Via Drug Policy Alliance:
Representative Mark Souder (R-IN) has introduced a bill that would subject thousands of low-level, nonviolent methamphetamine offenders to long mandatory minimum prison sentences. These penalties are even worse than the ones enacted for crack in the 1980s. Breaking up families and wasting taxpayer dollars will do nothing to reduce the problems associated with methamphetamine abuse.
Please click on the link below to take action. We need to flood Congress with faxes and emails. Souder’s goal is to pass his bill before Thanksgiving. The last time we went toe-to-toe with Souder, we stopped his plan to let the White House spend taxpayer money on “attack” ads against marijuana reform ballot measures and Congressional candidates who support reform. With your help we will beat him this time too!
Take action now.
Souder’s bill, the Meth Epidemic Elimination Act, would lower the amount of methamphetamine it takes to get a five-year mandatory sentence from 5 grams to 3 grams (about a sugar packet’s worth). It would lower the amount of methamphetamine it takes to get a ten-year mandatory minimum sentence from 50 grams to 5 grams (about a thimbelful). These are even worse than the penalties enacted for crack cocaine in the 1980s, which devastated tens of thousands of families and wasted tens of billions of dollars. Although the new mandatory minimums would not apply to simple possession, they would be so low that many methamphetamine users would be charged with “possession with intent to distribute” just for possessing a weekend’s worth of methamphetamine.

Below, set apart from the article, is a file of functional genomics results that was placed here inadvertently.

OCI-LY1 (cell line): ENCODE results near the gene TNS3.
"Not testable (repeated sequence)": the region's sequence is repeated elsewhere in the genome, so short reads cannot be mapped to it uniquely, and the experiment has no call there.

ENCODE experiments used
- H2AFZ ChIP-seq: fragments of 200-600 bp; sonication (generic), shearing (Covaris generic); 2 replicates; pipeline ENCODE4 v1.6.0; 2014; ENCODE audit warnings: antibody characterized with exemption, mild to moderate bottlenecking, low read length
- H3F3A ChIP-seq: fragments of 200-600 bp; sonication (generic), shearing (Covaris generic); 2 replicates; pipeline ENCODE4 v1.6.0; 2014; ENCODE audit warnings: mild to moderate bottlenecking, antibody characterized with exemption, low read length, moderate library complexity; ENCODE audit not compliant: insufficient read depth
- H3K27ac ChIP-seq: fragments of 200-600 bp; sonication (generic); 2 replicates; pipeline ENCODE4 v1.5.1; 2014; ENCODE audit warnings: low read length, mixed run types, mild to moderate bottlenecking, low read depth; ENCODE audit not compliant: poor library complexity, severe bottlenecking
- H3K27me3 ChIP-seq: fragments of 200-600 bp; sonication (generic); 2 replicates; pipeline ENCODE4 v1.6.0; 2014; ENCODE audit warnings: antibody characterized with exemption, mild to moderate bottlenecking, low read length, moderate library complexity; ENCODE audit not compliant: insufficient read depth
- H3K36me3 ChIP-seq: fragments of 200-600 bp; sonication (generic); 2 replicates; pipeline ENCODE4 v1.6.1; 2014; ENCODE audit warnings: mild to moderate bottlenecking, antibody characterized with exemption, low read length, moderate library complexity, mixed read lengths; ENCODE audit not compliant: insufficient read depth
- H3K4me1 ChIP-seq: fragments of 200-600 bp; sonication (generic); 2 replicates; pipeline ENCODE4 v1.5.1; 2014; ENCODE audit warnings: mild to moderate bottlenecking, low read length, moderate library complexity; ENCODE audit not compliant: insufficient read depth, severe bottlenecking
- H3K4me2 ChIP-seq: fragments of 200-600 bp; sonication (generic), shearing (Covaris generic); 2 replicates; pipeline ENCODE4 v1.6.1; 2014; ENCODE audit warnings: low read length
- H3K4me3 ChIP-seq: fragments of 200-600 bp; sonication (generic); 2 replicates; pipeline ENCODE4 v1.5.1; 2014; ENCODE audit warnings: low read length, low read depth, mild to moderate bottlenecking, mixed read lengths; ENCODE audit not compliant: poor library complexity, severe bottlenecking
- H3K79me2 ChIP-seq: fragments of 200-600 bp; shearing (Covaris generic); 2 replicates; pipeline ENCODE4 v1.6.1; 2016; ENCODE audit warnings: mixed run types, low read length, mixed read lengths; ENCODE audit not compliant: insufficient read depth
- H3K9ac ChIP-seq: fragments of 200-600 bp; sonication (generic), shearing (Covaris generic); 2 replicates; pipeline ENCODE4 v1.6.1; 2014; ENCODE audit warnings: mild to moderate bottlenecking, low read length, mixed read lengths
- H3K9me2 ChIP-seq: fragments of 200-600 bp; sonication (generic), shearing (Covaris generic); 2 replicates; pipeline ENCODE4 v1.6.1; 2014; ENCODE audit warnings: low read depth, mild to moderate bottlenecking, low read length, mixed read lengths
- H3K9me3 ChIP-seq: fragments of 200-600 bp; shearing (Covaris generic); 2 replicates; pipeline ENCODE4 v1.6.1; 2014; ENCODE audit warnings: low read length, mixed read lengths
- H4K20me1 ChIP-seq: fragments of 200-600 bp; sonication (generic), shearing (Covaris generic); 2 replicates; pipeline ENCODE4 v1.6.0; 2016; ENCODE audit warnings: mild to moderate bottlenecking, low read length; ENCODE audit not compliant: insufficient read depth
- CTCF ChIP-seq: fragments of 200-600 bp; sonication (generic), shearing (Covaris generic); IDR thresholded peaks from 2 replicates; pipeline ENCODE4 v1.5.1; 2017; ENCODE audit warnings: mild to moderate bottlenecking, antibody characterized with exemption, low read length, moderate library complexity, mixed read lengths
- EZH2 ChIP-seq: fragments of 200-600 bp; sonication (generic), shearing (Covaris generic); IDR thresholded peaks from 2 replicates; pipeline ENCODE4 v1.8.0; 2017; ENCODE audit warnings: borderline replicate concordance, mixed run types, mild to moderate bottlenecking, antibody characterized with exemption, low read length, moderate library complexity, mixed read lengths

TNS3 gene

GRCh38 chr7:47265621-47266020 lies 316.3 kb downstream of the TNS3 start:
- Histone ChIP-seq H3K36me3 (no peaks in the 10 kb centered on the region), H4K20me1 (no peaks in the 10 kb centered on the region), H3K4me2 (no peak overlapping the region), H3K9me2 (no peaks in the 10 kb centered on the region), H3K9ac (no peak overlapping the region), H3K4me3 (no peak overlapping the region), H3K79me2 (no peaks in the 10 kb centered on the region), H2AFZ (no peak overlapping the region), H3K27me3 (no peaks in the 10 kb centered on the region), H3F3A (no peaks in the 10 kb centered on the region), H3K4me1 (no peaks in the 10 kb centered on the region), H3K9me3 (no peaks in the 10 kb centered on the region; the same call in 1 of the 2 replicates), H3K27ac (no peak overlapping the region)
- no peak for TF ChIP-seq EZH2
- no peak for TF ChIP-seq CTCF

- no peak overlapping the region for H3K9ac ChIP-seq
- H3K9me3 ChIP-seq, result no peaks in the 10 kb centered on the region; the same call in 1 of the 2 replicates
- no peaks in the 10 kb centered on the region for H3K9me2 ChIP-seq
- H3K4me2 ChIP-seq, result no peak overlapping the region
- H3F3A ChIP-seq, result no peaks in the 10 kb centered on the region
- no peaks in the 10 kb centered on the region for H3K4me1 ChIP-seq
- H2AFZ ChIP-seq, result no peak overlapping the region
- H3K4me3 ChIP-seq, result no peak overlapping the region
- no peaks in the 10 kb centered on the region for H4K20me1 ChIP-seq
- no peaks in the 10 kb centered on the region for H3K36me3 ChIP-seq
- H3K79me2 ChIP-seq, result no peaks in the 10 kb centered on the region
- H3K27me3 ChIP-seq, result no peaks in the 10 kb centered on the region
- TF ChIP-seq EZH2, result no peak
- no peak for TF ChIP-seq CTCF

Congressman Souder is the biggest drug war extremist in Congress. He controls a key Congressional Committee and is at the center of all drug war evil. His 1998 amendment to the Higher Education Act, for instance, has kept more than 160,000 Americans from getting college aid because of drug convictions. Two years ago he tried to give the White House the ability to spend hundreds of millions of dollars in taxpayer money on “attack” ads against marijuana reform ballot measures and Congressional candidates who support reform. We beat him back and stopped that proposal, along with a proposal that would have allowed the White House to punish states that enact medical marijuana laws.
I had already commented on the title (Elimination?) earlier, but I didn’t know all the details of the bill then. Naturally, if it comes from Souder, it’s got to be a mess.
We must stop Souder. Regardless of your views on meth (and I think it can be a pretty dangerous drug if abused), excessive madatory minimums don’t work. They’re costly to taxpayers and society. This will cause tons of problems for years to come if it passes (and you know that Congress are too whimpy to vote down so-called “tough on drugs” measures.
Next. It’s time to get rid of people like Souder and Sensenbrenner. I don’t mean shoot them or anything. But these sado-moralists are heads of crucial committees. We need to vote them out of office, or change the party in the House so they’re no longer committee chairs.